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It's just a normal regular user. There is no Desktop Admin. There are no roles in the context of sophisticated user account profiles. You are either root or a regular user. Access restrictions as such are handled by file access permissions and /etc/security/limits.conf for consuming system resources. You can modify /etc/sudoers to add and allow non-root users to execute commands as root (sudo). You can use the ssh or su command to login as another user from command line. It can probably be said that access restrictions under Unix by default are generally relaxed, meaning even regular users have read access to most parts of the system, except password sensitive files and user home directories.
Jimbo wrote:The viewpoint on modern *nix is that:
When installing OL 6-3 I am asked to specify the root user and at the end of the installation a non admin system user.
I am slightly confused as to the purpose of this non admin system user.
Q1. What is if for / not for and how does it differ from root ?
- Logging in remtoely directly as root is often a bad thing to be discouraged, and may pose a security threat.
- Generally logging in as root is a bad thing; best practice is to acquire superuser privileges only when needed.
This is so much so that some (most?) distributions are preventing a direct login by root at all, and then need a
Q2. Is is really just the Desktop Admin userNo really, essentially each user can maintain (administer) his own desktop ... though I expect there are ways of restricting this.
( whereas root is the superuser for the server as a whole ) ?This is essentially true.
Q3. Now that I have specified this non admin user - how do I change this role to another user I have created ( I made a poor choice of username in the first place ! ) i.e. does this non system admin user have any specially designated roles or privileges at Linux level, which I need to enable on the other user that I now wish to be the non admin system user ?most gui tools running on root will realise root privileges are needed and ask for it.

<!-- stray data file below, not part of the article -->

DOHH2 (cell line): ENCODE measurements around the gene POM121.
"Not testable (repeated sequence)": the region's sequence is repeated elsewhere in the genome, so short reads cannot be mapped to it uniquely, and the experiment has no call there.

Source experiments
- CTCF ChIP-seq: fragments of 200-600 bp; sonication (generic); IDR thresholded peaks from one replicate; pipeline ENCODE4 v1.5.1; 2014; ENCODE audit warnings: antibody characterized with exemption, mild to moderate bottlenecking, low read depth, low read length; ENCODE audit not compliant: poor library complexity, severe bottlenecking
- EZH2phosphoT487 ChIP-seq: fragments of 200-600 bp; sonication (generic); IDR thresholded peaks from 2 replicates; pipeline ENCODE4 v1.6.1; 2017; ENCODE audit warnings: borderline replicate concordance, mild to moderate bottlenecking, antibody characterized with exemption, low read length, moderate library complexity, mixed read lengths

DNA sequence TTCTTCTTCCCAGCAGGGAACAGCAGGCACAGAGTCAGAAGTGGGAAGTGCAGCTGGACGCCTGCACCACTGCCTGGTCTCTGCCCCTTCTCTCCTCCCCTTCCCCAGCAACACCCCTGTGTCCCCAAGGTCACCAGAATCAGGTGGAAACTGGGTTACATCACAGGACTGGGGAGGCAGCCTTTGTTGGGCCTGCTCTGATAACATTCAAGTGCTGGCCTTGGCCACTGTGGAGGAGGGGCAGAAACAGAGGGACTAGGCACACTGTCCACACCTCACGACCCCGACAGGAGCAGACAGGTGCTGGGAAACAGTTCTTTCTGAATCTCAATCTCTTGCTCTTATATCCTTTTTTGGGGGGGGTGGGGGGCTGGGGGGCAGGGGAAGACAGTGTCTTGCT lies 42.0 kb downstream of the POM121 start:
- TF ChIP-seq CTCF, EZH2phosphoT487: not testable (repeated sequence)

From a terminal window:
To change to the root user use:
to check to another user you may:
su - otheruser
...... However this user may have trouble running a graphical program ...
( The alternative ssh -X otheruser@localhost .... is a simple way round this)
Advice greatly appreciated,Just as I finished preparing this I noticed Dude has already answered. I think we're saying essentially the same thing. I've fleshed things out a little more. Please be aware I could be had up for technical/conceptual inaccuracies in my reply; so please take as a general direction.
As others have pointed out, logging in as a regular user and then su'ing to superuser is the norm in OL. While this may seem like an extra step to some, it provides separation between the traditional user and root roles. In systems that require auditing of any security-relevant events, having a user login first and then assuming a root role to perform a privileged action provides accountability.
Privileged remote access has actually been a security concern for all operating systems. Beside password management issues or lack of it, which I think are the main reason for security problems, unencrypted connection protocols and bridged networks were additional weak points. Switched networks and in particular SSH, which is very versatile, have made privileged remote access secure and feasible. I wouldn't see a good reason not to provide remote root access through SSH from a technical standpoint, if root access is required.
Sudo under Linux enables the system administrator to allow other users or groups root access to the system or selected commands without having the need to give the user the root password. Sudo access is also logged and requires that the user types his own account password for protection.